On Wednesday morning, Husband rang as I finished packing the car.
“How do you feel this morning?” he asked solicitously.
“Terrific!” I said.
“Right, pay attention,” said Husband. “We’ve been discussing how to get you and Jed to Oamaru, and we think the best way is to parachute you in-”
“You’re joking,” said Husband.
“Nope. Little road trip. <Jed: come! Sit! Good boy!> Now, if you’ll excuse me, I have a ferry to catch in eleven hours-”
“The eight o’clock. We’ll be with you sometime tomorrow.”
“But what about Jed?”
“He’s looking forward to it. <Jed: hup! Hup! GOOD BOY!>”
“Have you got food for him?”
“Course. Stacks of Tux, some dog sausage, half a cow carcass.”
“Is there enough money in the account-”
“Have you got music for the trip?”
“BRUCE SPRINGSTEEN YAY! Hey – how much air should I put in the tyres?”
“Niamhie, are you sure this is a good idea?”
“Absolutely. You’re so negative. Why are you denying my natural instinct? I was BORN to drive the open road.”
“What if you break down?”
“Eh, some bloke will probably stop.”
“I think you’re mad.”
I mean, come on: it’s not as if New Zealand is that big. Why, it’s not even a fraction of the size of Australia. Well, obviously it is a fraction, but a very, very, very, very small one.
And we were off. We left the house at 09:30hrs, but only hit South Auckland at 11:00hrs after a pit stop to fill up on diesel and air.
I always underestimate the time it takes to get from Auckland to Wellington. Well, obviously, I have limited experience having only done it once before. The AA website estimates the distance from Auckland to Wellington as 658km, or 9 hours and 25 minutes – but they probably cater for the lowest common denominator i.e. tourists trying to locate the accelerator on a campervan. However, it’s a 40-minute drive from Henderson to Auckland Central, and the Interislander specifies check-in NO LATER THAN 1 HOUR PRIOR TO DEPARTURE TIME and they really sound quite snotty about it.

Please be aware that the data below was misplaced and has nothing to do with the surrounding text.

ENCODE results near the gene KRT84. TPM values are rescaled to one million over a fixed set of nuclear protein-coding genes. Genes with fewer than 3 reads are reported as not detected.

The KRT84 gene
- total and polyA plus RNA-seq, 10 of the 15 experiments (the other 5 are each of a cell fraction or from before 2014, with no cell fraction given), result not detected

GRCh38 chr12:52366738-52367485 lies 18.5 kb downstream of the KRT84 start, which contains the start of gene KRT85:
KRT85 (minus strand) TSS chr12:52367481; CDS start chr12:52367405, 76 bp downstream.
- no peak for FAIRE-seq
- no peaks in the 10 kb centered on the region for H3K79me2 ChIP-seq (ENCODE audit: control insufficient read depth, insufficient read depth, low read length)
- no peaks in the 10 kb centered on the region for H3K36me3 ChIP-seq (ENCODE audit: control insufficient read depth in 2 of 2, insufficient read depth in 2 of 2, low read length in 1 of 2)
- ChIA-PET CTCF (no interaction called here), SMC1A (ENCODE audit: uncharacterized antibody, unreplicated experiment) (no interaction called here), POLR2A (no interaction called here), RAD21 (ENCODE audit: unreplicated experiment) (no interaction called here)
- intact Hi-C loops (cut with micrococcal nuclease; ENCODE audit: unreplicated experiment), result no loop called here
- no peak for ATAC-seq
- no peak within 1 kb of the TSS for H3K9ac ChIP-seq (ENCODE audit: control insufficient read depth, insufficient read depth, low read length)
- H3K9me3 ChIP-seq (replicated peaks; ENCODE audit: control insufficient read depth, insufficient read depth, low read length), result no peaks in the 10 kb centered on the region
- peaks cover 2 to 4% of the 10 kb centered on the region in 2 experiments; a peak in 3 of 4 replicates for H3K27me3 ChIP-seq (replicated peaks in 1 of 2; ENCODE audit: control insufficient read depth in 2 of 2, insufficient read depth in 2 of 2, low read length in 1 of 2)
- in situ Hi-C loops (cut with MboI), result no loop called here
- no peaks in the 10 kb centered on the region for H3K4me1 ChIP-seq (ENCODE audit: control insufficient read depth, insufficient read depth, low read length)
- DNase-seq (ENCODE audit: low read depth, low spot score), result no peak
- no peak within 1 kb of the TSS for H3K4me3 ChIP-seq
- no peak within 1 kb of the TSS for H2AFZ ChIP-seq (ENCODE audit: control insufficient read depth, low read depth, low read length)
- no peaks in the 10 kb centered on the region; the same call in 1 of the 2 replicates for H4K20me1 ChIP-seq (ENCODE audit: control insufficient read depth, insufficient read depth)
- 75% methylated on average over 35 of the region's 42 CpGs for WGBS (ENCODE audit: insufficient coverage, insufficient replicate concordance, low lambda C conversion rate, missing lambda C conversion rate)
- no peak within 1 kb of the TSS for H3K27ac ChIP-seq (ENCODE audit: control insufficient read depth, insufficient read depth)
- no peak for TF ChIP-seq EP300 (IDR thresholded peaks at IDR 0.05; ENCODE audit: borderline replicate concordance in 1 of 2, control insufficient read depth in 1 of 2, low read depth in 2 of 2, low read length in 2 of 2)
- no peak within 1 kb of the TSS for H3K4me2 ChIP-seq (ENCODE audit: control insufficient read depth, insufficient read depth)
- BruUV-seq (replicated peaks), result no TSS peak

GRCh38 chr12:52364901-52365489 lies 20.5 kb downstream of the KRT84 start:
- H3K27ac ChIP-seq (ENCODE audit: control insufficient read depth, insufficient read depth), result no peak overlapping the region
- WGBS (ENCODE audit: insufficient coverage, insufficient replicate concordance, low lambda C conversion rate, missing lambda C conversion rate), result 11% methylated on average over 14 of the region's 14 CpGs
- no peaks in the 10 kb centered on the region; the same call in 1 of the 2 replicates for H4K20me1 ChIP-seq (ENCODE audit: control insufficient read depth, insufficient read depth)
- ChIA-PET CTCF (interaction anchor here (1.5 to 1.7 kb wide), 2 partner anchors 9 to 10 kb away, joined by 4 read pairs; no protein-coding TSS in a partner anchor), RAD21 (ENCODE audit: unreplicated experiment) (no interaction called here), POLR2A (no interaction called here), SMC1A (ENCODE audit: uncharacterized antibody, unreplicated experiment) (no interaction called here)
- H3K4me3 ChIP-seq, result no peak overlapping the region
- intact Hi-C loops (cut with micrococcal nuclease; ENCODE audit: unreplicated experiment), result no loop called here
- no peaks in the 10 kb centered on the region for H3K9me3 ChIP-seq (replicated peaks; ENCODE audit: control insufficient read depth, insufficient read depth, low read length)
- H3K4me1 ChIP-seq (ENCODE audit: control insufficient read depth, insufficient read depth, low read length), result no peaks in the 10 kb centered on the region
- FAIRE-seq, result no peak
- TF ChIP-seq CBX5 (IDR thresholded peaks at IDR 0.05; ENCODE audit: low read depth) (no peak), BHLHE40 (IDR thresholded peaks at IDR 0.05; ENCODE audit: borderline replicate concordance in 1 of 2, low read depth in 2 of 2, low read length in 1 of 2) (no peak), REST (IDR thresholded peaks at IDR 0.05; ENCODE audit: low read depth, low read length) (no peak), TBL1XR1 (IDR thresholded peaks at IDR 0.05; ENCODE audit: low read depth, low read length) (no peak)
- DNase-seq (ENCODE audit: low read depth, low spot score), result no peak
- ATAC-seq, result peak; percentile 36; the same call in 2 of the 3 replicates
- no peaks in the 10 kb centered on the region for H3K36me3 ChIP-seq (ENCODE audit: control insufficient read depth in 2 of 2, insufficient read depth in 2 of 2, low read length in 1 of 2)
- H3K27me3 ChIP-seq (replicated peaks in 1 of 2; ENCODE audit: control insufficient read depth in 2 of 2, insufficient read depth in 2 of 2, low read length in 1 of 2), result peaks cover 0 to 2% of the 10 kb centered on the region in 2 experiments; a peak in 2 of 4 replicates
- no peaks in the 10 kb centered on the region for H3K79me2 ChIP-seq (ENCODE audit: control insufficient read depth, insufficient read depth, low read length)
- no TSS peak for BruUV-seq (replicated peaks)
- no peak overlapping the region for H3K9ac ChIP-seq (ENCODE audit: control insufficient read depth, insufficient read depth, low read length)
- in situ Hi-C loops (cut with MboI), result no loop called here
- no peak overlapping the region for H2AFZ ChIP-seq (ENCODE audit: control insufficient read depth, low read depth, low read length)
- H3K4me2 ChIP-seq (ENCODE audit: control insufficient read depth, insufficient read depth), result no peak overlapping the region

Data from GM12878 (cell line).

It was a foul day – driving rain. Luckily, I was prepared with Deadlyjelly’s Ultimate Road Mix, a solid foundation of Foreigner, the Erics Carmen and Clapton, Jimi Hendrix, Led Zeppelin, David Bowie, Crowded House, Matchbox 20, and Dire Straits, with a dash of Mister Mister and Frankie Goes To Hollywood.
I obviously took full advantage of Bruce, since Husband has declared the house a rock-free zone. He makes the occasional exception for Bon Jovi, Van Halen and Aerosmith – really, any rock band that relies heavily on lamé and/or spandex. However, the soundtrack of our lives mainly comprises female artists that sound as if they are preparing a compilation for their own funeral.
Driving through Kaimanawa Forest Park south of Turangi, the rain retreated and mist drifted through the trees. Jed was inspired to blow raspberries out the back of the car. The Desert Road was bleak and beautiful.
Apart from a diesel stop in Waiouairouaeaou and the odd five minute break to stretch Jed’s legs, I pressed on. So you will appreciate my joy when I discovered a bar of chocolate Helen had abandoned in the center console. In that moment, I loved Helen in a romantic and entirely inappropriate way. Probably just as well she was not present.
In Hunterville, I pulled over to give my puppy a trot and he lifted his leg for the first time. I am not sure whether it was because I had been on the road too long, or I was tired, or because it was a gorgeous evening with late sun tinting the country with a sepia glow, but I got quite emotional thinking about my little dog growing up and how Husband was not there to see him balancing confidently on three legs.
Coming into Wellington, I called Husband and asked him to book me on the 20:00hrs ferry that left in 45 minutes. The Interislander had closed Internet and phone bookings, but there was plenty of space when I rolled up to the check in booth. The Hilux Surf was the only car, dwarfed on all sides by articulated lorries.
Dinner was a smoked salmon sandwich I had purchased in a BP Connect in Paraparaumu. I had prepared a description of my falsely advertised soggy sandwich featuring the faintest trace of salmon flavour. In fact, it was a superb and supremely salmonly sandwich and I am hard pressed to recall a more satisfying meal. I will also seriously consider serving up Bluebird crisps for dessert the next time we have guests.
Although I was prepared for it, in the end Husband ensured I did not spend an intensely unerotic night sharing the boot with my dog